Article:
Sunshine, Indith, Circassian, Creamycooler, Salbertina - thank you for all of your support. It is nice to know it can be done, so thanks for taking the time to reply.

Even the teachers at my sons school seem to be at it. Havent done the school run for a while as I've been snowed under with work, but went and did it today. My youngest teacher said 'oh havent seen you in a while, would you like me to email DS2s progress instead of parents evening, I know you dont make much time for their school stuff anymore'. In front of all the other mums on the playground. I felt awful. I went bright red and just smiled. I felt so bad.

Been thinking why should I be made too feel bad. I'm following my dream, and im working bloody hard for something worthwhile. Yes its time consuming and yes I dont have time to bake cakes, or volunteer at the school or hold coffee mornings but if my partner is supportive, everyone else should be too. Im sick of his family and mine sneering at me, and actually asking me why I took her for her injections as im a 'weekend mummy' now. I dont judge anybody for their decisions, but I didnt stop being a human being with her own wants and needs when I became a mum. So I've decided to stretch my middle finger the next time I get a judgemental comment. Then run back here for cover.

Thanks again ladies, hope everyone is well xx

HerrenaHarridan Tue 12-Nov-13 02:10:20

Well done op!

Glad your feeling more positive. It's late abs I need to do to bed so a few quick points.

If you were a man no one would bat an eyelid so they can fuck right of with the gender stereotyping bullshit.

You will feel guilty no matter what you do

Dp should be helping with the housework

You are showing your kids a bloody good example be proud of this!

My best friend just graduated. She fell pregnant at 15 and sat her gcses in the same week she gave birth. Her dd is 11 and was burstingly proud of her mum when we attended her graduation.

You sound like a great mum smile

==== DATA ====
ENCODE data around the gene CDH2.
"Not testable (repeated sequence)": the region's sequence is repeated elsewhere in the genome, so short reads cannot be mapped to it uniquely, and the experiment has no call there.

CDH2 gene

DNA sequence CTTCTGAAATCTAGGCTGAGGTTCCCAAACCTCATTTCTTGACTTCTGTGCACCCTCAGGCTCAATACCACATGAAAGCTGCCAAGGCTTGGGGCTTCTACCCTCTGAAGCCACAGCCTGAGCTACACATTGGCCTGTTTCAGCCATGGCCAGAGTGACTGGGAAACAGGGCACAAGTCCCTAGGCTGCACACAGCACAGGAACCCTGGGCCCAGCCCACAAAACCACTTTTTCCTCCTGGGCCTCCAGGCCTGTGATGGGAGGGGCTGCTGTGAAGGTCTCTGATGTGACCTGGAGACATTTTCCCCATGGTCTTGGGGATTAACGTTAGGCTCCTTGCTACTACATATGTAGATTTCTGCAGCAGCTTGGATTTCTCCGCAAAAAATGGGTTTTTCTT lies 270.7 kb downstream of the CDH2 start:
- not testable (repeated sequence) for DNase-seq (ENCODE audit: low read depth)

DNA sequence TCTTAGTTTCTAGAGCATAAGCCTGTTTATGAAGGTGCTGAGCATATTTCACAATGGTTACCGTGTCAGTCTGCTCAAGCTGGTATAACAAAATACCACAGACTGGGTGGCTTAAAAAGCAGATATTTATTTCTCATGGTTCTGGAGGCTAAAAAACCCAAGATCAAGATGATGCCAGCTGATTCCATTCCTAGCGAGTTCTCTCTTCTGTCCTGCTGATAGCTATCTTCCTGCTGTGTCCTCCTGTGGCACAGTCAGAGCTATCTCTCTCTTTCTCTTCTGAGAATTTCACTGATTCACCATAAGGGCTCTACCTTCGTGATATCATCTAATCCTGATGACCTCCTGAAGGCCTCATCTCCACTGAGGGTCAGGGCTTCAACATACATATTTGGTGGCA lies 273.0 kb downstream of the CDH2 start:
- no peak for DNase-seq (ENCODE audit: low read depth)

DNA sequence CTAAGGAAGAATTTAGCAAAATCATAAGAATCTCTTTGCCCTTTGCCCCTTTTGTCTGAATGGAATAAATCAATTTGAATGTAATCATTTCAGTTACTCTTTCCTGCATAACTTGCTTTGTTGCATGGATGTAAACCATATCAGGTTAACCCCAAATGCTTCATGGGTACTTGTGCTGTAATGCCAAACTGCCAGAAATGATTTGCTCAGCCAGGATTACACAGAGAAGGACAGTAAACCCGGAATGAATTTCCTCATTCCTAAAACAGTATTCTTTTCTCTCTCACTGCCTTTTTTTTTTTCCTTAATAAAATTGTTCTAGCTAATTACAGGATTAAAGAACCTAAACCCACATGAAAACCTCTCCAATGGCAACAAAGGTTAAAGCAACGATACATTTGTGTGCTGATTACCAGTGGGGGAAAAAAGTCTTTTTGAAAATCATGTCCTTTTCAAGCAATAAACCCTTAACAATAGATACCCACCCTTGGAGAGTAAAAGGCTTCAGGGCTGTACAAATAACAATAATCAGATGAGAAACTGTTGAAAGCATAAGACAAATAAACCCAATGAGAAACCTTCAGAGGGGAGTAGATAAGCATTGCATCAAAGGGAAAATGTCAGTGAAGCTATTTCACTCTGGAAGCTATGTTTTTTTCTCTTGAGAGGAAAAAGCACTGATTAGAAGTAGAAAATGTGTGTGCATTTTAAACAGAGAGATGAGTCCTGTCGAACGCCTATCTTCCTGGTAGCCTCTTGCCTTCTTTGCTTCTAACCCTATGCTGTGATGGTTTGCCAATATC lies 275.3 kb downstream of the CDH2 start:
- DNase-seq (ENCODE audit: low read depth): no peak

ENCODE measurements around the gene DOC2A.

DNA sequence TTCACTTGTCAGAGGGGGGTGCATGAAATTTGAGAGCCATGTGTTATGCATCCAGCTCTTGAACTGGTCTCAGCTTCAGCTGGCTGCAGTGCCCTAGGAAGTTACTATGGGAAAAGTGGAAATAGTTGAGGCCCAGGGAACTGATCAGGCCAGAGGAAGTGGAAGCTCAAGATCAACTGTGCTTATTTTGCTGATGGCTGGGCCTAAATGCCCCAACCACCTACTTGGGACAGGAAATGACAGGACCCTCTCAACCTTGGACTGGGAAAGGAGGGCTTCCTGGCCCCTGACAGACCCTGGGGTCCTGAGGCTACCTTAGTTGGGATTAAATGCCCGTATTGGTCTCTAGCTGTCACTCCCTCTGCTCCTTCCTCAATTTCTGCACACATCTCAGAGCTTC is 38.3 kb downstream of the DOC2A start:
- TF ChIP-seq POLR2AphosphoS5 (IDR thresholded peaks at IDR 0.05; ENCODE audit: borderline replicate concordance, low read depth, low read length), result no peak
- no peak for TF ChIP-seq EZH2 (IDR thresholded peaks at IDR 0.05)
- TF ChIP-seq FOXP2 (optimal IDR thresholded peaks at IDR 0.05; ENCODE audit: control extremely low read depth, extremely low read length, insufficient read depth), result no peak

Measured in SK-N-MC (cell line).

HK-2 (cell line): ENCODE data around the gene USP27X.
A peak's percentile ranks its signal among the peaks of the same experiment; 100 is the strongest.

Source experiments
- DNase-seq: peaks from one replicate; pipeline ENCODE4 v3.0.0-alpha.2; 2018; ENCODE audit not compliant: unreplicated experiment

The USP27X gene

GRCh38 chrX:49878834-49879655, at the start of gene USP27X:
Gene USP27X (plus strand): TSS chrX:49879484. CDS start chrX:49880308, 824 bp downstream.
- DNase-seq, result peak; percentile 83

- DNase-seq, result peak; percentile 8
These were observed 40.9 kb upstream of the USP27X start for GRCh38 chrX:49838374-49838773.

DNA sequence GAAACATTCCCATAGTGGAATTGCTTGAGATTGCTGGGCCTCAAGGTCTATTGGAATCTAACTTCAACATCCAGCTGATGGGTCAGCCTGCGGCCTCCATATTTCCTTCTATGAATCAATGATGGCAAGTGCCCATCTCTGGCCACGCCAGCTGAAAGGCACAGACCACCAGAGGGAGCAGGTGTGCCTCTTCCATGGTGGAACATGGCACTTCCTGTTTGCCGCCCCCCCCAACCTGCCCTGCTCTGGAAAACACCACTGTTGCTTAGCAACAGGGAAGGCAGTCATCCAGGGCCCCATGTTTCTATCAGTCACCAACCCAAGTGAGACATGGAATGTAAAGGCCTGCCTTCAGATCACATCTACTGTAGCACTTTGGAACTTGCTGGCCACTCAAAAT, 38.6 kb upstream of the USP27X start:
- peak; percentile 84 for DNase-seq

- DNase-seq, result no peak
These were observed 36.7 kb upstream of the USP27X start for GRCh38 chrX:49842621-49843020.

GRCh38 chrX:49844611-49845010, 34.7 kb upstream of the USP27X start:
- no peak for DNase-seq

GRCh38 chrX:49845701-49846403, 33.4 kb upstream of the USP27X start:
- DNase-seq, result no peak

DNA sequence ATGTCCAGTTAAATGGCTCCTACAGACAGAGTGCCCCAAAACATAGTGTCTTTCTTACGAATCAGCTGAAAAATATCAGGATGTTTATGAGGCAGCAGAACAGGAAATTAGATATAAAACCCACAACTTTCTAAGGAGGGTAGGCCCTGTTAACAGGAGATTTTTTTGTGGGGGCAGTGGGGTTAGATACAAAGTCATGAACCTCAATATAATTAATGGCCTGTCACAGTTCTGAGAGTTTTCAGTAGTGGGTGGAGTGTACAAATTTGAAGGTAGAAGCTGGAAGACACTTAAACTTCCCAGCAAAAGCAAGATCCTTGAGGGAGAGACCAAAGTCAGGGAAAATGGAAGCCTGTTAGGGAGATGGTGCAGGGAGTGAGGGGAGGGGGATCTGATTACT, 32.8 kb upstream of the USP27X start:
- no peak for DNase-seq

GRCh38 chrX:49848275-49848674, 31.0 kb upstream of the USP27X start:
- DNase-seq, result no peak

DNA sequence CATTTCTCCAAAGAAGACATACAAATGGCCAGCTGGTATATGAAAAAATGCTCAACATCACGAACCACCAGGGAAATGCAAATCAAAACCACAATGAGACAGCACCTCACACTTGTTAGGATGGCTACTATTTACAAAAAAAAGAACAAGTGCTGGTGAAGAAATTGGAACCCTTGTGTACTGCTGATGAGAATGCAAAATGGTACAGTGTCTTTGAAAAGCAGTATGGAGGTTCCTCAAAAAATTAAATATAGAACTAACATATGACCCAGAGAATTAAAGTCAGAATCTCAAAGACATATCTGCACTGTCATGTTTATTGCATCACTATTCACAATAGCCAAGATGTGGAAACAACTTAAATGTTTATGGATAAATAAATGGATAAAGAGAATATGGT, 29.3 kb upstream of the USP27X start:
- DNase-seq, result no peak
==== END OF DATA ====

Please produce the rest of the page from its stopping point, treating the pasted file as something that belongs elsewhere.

jellybeans001 Sat 16-Nov-13 15:09:33

Ignore your outside family you are doing a great job don't feel bad you are not selfish you are studying hard for you and your kids and partner and in return will get a good job and will make a difference not selfish at all

MatureUniStudent Thu 12-Dec-13 07:55:40

Omg I am so impressed. HOW do you manage a full time law degree, children and a husband?? I take my hat off to you and Alice. I have been doing a part time law degree and am a single mum to four children. I faced the same Jealousy that you face. It amazed me that people were threatened by me doing my law degree. But they were. I think it stirs up a lot of "if she can do it and have four kids I should be doing more". Indeed the "delightful" judge at my divorce FDR said I "should have done a secretarial course rather than be so INDULGENT as to do a law degree".

I too stopped being able to do all the primary school things. But somehow because I was doing a degree, and not working full time, people, including teachers, thought they could comment. Comments in doubt they would have made if I had to work full time.

The children love the fact I understand the immense pressure they are under with GCSE's and mid term tests. They are SO supportive, even making me dinner if I am cramming for exams.

Yes the guilt doesn't go. My eldest having to leave school early to walk an ill sibling home and then babysit so I could finish my lectures. Yes we are making sacrifices but they see their mother achieving just like they are achieving at school.

As my DD said (teenager so full of wise advice) "ignore the haters mum".

tanyatwo Fri 13-Dec-13 14:16:03

You feel guilty because you're a good mother. I'm in my final year of a 2 year Masters and I've felt guilty from the start to now. In the end I know my child is going to benefit in many ways when I'm qualified. I'm doing this for the both of us, so I just have to deal with my guilt and that I can't be the mum I would like to be at the moment.

You're kids will admire and learn from your hard work and they are more adaptable then you think, so acknowledge your guilt when you feel it. It's natural, but also feel proud of what your achieving and know that your family will benefit in the end.